Antony Gormley hopes Crosby statues last 1,000 years after resetThe Guardian
One hundred cast-iron statues modelled on Gormley were installed in 2005 at Crosby beach, spread across 3km (2 miles) of the foreshore and stretching almost 1km out to sea. The installation, Another Place, was only supposed to last 16 months in Crosby, and the men were almost sent packing early amid safety complaints including cases of the coastguard being called out to “rescue” them. Sixteen years on, the artwork has become a tourist attraction for the Sefton borough of Merseyside and a beloved local institution. But unnoticed by all but the keenest eye, 10 of the men have been missing in action for the past few years after their concrete support piles disintegrated, plunging them face-first into the mud.

Of course, restoration isn’t just limited to paintings and sculptures. There are people who also want to restore … letters of the alphabet?

Petition · Restore the ampersand as the 27th letter of the alphabetChange.org
The ampersand dates all the way back to 45 AD and Johannes Gutenberg even included it on his first printing press in 1440. During the 19th century, American schoolchildren were taught to end their ABC’s with “X, Y, Z, and per se and” because the ampersand was indeed the 27th letter. But then it mysteriously and inexplicably disappeared from the alphabet. […]

This isn’t just for us. Think of all the uses of the ampersand out there, and all the people and organizations that could benefit from allowing the ampersand back into our alphabet. We’re not asking for much. And to be completely honest, we’re not exactly sure who calls the shots on these sorts of things, but having Merriam-Webster on our side seems like a good start.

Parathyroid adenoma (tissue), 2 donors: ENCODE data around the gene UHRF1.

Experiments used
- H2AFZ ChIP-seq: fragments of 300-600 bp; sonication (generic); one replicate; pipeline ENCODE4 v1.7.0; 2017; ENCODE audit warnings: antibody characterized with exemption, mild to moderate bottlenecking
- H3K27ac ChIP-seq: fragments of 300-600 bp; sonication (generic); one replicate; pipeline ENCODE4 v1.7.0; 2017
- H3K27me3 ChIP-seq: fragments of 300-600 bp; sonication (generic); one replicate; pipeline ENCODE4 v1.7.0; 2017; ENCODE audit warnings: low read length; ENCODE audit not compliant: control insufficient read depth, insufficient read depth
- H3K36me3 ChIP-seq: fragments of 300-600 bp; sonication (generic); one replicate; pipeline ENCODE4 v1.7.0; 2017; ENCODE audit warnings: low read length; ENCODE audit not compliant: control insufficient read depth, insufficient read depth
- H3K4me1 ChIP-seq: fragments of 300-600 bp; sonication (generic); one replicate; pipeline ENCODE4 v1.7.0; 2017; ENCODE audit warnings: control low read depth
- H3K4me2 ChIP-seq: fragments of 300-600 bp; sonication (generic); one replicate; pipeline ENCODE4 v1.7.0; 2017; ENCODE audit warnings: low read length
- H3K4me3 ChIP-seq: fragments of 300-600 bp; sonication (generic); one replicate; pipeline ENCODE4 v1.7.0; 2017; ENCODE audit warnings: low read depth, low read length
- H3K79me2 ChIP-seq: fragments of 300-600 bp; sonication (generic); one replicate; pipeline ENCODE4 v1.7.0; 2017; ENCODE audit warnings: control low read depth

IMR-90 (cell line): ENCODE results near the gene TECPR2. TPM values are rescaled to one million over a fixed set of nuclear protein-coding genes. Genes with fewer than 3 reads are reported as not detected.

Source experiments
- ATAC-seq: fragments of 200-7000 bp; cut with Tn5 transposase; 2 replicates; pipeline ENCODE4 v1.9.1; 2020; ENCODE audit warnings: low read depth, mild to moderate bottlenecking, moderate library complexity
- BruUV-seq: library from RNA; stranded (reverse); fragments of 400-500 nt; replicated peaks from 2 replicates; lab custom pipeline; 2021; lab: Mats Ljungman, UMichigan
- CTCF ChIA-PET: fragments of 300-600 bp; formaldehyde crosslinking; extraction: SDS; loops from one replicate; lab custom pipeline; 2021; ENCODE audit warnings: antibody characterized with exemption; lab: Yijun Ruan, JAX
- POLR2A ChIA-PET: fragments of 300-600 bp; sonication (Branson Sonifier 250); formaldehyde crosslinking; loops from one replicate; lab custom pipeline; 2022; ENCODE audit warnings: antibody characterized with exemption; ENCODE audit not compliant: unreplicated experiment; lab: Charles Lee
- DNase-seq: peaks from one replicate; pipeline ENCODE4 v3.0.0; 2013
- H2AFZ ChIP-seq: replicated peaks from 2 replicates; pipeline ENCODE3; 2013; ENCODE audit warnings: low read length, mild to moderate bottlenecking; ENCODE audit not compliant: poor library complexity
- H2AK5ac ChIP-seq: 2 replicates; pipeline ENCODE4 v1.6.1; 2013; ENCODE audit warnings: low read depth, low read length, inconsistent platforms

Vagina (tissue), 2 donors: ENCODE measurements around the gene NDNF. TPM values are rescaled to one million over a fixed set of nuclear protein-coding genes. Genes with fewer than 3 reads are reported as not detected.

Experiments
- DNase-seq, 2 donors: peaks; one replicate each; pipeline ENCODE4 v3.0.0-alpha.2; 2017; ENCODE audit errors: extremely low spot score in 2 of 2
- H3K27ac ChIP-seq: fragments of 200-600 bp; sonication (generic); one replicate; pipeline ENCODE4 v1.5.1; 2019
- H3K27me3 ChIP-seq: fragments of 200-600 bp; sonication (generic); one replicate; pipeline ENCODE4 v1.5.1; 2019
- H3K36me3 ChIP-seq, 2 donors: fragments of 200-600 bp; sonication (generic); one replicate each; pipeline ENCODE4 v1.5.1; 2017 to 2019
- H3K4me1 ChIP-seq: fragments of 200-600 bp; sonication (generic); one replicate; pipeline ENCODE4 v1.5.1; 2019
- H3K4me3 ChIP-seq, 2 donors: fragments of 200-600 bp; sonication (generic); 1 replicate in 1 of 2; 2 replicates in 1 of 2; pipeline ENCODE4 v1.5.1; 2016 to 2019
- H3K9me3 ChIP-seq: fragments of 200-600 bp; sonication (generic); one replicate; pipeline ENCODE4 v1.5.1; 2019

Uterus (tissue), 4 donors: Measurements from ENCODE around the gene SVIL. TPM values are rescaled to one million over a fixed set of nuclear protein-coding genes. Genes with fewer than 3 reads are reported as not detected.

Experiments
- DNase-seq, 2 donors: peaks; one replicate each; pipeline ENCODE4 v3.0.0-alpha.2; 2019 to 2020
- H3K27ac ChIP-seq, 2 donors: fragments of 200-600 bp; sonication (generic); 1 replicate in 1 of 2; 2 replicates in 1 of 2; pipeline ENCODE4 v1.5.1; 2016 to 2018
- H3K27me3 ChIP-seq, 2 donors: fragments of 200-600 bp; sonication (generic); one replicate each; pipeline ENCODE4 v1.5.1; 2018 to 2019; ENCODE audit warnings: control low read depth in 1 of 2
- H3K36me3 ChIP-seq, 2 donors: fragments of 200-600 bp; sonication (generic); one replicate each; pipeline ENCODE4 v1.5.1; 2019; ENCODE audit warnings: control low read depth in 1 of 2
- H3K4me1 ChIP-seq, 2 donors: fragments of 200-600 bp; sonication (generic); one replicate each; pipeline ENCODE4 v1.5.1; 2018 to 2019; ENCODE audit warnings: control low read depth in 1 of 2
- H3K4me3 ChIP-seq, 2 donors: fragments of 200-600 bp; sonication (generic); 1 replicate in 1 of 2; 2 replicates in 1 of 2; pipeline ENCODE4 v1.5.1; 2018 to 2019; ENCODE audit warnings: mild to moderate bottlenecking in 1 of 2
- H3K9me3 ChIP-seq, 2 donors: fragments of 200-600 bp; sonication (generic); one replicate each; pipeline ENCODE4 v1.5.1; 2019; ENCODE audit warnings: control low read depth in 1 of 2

For law firms, the ampersand is a character worth savingABA Journal
Paul Hastings, Norton Rose Fulbright, Hogan Lovells, Proskauer Rose, Baker Botts: the list of new BigLaw titles built on the corpses of ampersands is almost endless. All these firms discarded their ampersands as if they were ashamed of them. The BigLaw ampersand now stands on the precipice of extinction. Accordingly, it is up to BigLaw partners and associates to see to its survival. You’re thinking, “But what can I do? I’m only one lawyer among tens of thousands?” You have answered your own question: You are one of tens of thousands. Your voice, added to the voices of your brother and sister lawyers across the land, can be a mighty chorus demanding the restoration of the ampersand to its rightful place in American law.

Restored

It’s nice to see the completion of that Vermeer restoration I mentioned a while ago.

First full image of ‘new’ Vermeer with uncovered Cupid released by Dresden museumThe Art Newspaper
Art lovers get ready to be struck by Cupid’s arrow, as the first image of the completed restoration of Johannes Vermeer’s Girl Reading a Letter at an Open Window (around 1657-59) has been released today by Dresden’s Gemäldegalerie Alte Meister, fully revealing a hidden image of Cupid. The change to the composition in one of Vermeer’s most famous paintings is so great that the German museum is dubbing it a “new” Vermeer in publicity materials.

A restored Vermeer painting reveals a hidden Cupid artwork hanging in the backgroundColossal